“And life is a good thing for a writer. It’s where we get our raw material, for a start. We quite like to stop and watch it.”

It’s true. I’ve had other stuff going on, although the cat now refuses to levitate while my head is turned in his direction.

And I’ve been watching life. Listening and wondering…

Does a masseur read the life stories written under their fingertips in the braille of tired and injured muscles?

Why do strangers always look at the floor in lifts? What if they didn’t?

And one day life will make space for the writing to flow again.

Books for Boys 3

I’ve had a few invitations lately to talk about books for boys. It’s a topic I’m passionate about and all too pleased to tackle. Hey, I’ve been reading for a long time now and I truly believe certain books have made me the person I am. That’s how important finding the right books can be.

On Tuesday night (International Women’s Day) I spoke to approximately 40 fathers and Year 7 sons, at St Bernard’s College in Essendon, on this exact topic. It was a great turnout, given the guys could have been home watching Top Gear on tele. I probably rambled on too long but that’s the risk when I’m recommending books to read.

Several of the father’s present asked me to publish the list of books that I spoke about so here it is. As time permits, I’ll add synopses for the stories as well. Those marked GN are graphic novels.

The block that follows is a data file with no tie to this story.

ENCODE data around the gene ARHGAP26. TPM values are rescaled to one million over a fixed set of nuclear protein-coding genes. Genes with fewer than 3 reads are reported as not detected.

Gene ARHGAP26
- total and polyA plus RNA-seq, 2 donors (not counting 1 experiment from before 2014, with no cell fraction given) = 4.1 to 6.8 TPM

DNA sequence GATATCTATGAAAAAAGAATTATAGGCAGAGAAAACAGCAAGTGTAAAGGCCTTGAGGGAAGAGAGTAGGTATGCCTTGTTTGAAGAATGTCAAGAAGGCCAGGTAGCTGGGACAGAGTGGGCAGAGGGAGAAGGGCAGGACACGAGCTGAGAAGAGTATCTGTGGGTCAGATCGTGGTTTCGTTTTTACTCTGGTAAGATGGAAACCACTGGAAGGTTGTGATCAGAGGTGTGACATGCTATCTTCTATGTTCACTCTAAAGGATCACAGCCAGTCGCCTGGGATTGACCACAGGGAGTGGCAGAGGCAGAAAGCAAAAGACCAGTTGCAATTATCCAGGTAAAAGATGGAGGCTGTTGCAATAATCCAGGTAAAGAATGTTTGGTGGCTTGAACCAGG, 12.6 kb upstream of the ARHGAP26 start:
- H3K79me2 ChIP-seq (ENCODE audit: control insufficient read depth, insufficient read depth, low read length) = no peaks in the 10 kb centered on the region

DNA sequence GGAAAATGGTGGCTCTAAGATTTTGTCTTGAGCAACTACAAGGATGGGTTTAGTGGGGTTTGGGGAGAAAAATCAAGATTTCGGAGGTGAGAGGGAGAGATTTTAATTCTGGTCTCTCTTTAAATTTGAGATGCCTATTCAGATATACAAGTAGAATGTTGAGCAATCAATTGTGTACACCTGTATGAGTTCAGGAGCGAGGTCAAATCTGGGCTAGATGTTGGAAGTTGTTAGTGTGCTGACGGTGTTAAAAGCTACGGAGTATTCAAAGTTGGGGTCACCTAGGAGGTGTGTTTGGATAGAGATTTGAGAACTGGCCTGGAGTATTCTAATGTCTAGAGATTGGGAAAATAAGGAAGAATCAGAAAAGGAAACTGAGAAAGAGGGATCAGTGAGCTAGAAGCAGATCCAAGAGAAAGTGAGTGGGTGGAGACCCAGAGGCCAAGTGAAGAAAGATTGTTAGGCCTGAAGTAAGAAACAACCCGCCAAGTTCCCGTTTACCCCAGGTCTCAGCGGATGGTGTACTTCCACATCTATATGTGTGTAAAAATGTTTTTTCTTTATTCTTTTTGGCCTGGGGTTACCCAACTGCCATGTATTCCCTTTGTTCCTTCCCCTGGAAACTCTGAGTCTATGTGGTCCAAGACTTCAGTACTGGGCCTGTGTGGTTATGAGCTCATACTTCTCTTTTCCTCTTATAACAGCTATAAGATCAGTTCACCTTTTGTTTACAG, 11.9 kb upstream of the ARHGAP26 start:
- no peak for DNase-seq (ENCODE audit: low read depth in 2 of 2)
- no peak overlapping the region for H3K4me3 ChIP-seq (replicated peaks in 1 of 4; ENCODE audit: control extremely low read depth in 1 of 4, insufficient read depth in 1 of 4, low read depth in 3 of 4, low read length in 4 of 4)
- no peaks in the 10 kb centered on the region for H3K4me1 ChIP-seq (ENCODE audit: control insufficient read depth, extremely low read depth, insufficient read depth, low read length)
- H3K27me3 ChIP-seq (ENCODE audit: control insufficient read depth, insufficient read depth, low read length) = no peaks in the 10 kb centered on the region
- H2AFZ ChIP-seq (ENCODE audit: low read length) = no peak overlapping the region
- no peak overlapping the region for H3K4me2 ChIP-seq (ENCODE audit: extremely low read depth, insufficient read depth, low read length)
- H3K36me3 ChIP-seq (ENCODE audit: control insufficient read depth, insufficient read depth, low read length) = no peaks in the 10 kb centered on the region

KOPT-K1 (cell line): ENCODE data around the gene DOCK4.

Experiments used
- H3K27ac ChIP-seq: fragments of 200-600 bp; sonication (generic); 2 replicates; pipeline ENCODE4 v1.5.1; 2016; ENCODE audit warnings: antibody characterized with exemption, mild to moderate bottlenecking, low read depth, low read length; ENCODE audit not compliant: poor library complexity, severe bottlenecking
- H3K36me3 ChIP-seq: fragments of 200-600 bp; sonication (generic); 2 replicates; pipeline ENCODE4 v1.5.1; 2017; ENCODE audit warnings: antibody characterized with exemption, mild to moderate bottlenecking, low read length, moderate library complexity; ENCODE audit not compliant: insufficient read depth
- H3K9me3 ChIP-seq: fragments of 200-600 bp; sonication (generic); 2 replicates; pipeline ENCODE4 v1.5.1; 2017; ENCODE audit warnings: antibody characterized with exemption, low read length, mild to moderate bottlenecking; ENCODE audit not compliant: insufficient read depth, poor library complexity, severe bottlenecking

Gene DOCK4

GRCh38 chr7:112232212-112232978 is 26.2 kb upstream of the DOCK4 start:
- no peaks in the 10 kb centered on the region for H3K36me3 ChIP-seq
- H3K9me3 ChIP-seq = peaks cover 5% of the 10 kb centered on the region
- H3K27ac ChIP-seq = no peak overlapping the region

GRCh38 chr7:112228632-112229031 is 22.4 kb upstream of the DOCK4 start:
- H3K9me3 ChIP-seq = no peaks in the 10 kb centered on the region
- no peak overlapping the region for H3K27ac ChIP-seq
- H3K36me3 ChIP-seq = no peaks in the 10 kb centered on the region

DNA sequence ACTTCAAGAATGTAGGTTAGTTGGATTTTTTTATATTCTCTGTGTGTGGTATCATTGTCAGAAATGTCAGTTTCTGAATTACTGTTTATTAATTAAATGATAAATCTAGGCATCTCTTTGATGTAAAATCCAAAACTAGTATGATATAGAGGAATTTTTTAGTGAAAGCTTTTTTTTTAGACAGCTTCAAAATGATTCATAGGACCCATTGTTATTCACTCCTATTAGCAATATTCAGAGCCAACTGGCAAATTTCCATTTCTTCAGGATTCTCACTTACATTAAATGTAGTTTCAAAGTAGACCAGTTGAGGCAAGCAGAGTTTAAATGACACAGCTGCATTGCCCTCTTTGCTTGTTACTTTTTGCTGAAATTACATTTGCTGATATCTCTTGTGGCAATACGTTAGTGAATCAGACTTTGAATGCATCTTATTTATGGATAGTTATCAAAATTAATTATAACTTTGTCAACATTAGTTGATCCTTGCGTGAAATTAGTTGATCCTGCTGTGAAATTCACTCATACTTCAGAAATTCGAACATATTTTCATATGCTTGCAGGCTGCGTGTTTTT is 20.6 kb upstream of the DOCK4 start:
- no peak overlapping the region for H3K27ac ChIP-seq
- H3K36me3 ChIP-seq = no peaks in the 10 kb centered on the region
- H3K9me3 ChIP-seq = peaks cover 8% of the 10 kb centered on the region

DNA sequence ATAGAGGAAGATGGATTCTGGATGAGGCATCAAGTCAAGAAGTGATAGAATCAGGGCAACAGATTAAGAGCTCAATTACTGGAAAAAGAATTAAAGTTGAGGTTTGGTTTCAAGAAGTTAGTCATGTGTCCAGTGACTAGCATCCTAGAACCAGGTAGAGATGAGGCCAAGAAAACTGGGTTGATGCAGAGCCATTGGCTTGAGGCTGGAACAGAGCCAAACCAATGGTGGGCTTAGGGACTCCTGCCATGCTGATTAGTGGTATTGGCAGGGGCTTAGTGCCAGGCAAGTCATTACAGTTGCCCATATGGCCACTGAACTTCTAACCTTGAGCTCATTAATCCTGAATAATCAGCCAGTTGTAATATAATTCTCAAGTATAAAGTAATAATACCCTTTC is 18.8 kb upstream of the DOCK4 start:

For primary age readers:

The Dumb Bunnies series, the Captain Underpants series, Dogzilla all by Dav Pikey.

The Diary of a Wimpy Kid series by Jeff Kinney

For upper primary – lower secondary:

The Samurai Kids series by Sandy Fussell

The OK Team series by Nick Place

The Percy Jackson series by Rick Riordan

Rapunzel and Calamity Jack by Shannon and Dean Hale (GN)

Chess Nuts by Julia Lawrinson

The Skulduggery Pleasant series by Derek Landy

Blood Ninja by Nick Lake

Marvel 70th Anniversary Collection by various authors including Stan Lee (GN)

The Graveyard Book by Neil Gaiman

Burning Eddy by Scot Gardner

Vulture’s Gate by Kirsty Murray

The Lord of the Rings trilogy by JRR Tolkien

The Harry Potter series by JK Rowling

The Tomorrow When the War Began series by John Marsden

The Spook’s Apprentice Series by Joseph Delaney

For mid to upper secondary readers:

Boys of Blood & Bone by David Metzenthen

The Hunger Games series by Suzanne Collins